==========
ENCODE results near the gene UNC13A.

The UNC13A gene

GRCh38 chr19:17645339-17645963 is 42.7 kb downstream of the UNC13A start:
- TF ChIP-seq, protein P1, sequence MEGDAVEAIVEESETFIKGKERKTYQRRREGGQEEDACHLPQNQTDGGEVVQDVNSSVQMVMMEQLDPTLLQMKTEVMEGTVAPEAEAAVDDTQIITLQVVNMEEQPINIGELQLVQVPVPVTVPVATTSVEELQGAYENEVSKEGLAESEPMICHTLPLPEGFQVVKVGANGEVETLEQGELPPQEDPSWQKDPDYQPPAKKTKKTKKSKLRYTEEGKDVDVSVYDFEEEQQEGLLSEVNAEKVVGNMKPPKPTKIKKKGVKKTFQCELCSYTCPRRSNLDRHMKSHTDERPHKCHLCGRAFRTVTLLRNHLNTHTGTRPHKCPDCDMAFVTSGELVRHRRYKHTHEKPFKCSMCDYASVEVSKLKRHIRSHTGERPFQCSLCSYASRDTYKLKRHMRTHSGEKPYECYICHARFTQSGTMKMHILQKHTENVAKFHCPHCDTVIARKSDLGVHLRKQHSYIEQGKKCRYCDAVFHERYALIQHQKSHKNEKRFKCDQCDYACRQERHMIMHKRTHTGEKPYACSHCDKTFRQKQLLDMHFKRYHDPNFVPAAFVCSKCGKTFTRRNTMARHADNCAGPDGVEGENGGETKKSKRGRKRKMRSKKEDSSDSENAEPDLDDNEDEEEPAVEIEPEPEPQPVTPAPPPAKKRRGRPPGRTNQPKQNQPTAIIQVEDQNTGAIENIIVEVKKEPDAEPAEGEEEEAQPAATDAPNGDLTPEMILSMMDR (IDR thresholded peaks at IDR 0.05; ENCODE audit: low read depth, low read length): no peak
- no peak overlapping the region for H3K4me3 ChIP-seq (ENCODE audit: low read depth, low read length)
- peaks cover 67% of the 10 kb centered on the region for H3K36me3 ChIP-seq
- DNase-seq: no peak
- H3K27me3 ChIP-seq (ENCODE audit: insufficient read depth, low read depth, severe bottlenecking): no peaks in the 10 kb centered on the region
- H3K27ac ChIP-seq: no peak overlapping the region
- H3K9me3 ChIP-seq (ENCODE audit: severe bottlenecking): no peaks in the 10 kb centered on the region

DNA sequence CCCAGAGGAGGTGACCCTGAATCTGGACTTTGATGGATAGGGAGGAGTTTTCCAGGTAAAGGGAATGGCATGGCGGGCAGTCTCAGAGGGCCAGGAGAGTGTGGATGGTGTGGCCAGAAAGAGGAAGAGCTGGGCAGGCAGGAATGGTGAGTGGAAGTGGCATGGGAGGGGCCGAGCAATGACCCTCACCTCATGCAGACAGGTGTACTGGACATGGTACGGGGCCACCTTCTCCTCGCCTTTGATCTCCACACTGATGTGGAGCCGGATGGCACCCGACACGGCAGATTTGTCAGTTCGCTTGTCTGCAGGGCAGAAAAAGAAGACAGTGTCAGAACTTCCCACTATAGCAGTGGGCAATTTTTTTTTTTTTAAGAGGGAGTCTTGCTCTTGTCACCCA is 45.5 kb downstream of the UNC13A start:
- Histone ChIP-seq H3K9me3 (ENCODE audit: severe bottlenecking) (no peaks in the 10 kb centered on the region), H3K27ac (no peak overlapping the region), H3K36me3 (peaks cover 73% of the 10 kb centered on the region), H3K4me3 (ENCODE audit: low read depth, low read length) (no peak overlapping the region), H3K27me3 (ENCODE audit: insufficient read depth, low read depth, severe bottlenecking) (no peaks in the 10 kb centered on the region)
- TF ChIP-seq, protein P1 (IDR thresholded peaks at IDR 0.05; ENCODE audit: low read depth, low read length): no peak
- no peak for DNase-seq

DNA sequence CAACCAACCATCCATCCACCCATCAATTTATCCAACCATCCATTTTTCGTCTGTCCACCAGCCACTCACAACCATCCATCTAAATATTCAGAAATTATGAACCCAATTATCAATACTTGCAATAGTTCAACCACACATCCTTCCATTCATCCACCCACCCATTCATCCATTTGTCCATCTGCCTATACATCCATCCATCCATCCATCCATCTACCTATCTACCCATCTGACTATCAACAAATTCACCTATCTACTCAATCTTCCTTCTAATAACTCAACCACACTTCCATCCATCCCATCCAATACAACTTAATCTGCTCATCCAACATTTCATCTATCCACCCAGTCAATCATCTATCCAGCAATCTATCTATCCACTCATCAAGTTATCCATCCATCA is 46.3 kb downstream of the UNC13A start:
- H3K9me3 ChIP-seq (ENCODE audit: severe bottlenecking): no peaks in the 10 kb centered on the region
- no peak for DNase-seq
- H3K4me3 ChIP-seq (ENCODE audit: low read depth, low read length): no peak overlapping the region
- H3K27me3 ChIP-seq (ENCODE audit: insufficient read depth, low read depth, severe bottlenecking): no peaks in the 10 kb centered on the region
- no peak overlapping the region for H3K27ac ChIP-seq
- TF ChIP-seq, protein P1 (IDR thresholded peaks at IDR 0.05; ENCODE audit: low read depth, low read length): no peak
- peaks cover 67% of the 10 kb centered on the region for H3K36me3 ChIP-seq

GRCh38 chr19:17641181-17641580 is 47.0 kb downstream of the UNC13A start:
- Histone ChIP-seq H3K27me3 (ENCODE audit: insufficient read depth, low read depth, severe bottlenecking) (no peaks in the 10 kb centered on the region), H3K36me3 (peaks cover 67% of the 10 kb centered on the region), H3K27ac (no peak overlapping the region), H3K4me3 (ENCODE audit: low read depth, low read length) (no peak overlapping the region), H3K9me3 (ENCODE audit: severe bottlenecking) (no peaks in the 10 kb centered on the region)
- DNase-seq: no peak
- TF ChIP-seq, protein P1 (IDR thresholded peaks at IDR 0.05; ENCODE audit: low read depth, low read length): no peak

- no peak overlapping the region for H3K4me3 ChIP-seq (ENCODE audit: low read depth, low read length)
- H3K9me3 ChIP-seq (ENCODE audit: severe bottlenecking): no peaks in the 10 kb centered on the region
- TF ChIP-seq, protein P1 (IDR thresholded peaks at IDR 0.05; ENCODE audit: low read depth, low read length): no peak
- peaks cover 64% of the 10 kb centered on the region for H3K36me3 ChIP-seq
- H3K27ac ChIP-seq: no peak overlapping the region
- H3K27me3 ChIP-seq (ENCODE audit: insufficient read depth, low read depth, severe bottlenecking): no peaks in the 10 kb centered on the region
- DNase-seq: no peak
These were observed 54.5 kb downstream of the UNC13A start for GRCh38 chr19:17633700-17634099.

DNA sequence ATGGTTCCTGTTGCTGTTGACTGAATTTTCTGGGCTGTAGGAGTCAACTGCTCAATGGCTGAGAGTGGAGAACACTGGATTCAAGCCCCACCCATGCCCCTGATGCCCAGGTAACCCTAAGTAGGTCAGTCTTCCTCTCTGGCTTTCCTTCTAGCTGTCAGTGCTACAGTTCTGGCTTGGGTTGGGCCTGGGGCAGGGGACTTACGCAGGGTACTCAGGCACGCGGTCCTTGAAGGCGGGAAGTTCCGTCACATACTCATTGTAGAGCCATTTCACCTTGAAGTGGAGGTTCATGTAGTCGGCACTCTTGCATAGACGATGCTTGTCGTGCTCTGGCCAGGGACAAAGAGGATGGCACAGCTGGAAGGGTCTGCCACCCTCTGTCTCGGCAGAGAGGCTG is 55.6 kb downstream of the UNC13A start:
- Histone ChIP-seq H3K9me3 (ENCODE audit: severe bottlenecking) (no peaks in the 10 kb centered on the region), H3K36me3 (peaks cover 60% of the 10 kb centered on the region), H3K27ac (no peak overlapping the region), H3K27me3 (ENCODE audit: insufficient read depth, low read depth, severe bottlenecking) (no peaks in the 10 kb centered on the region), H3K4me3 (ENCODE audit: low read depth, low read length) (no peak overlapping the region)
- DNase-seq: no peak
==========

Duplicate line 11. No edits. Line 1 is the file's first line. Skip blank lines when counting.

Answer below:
DNA sequence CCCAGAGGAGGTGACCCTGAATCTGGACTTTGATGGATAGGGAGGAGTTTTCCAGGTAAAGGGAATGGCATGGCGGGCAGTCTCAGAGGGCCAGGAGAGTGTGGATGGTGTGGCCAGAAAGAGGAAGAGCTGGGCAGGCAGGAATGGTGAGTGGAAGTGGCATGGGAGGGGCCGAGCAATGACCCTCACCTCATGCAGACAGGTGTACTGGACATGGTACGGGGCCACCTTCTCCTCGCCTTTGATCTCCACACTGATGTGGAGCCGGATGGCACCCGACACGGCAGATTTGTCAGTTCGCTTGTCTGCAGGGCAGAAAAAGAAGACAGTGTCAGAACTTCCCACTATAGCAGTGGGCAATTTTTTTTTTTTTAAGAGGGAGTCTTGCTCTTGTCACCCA is 45.5 kb downstream of the UNC13A start: